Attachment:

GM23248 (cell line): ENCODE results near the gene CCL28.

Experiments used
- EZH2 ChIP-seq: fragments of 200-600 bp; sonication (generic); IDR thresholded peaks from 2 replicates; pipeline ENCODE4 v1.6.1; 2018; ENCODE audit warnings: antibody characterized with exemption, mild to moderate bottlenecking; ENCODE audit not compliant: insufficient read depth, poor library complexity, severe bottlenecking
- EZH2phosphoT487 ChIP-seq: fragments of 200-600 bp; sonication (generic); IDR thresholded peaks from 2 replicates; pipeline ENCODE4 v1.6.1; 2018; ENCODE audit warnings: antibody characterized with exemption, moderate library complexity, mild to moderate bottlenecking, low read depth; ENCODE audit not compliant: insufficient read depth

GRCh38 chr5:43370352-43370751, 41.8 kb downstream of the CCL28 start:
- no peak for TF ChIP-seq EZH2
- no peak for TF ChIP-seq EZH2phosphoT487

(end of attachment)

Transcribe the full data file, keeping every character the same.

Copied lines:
GM23248 (cell line): ENCODE results near the gene CCL28.

Experiments used
- EZH2 ChIP-seq: fragments of 200-600 bp; sonication (generic); IDR thresholded peaks from 2 replicates; pipeline ENCODE4 v1.6.1; 2018; ENCODE audit warnings: antibody characterized with exemption, mild to moderate bottlenecking; ENCODE audit not compliant: insufficient read depth, poor library complexity, severe bottlenecking
- EZH2phosphoT487 ChIP-seq: fragments of 200-600 bp; sonication (generic); IDR thresholded peaks from 2 replicates; pipeline ENCODE4 v1.6.1; 2018; ENCODE audit warnings: antibody characterized with exemption, moderate library complexity, mild to moderate bottlenecking, low read depth; ENCODE audit not compliant: insufficient read depth

GRCh38 chr5:43370352-43370751, 41.8 kb downstream of the CCL28 start:
- no peak for TF ChIP-seq EZH2
- no peak for TF ChIP-seq EZH2phosphoT487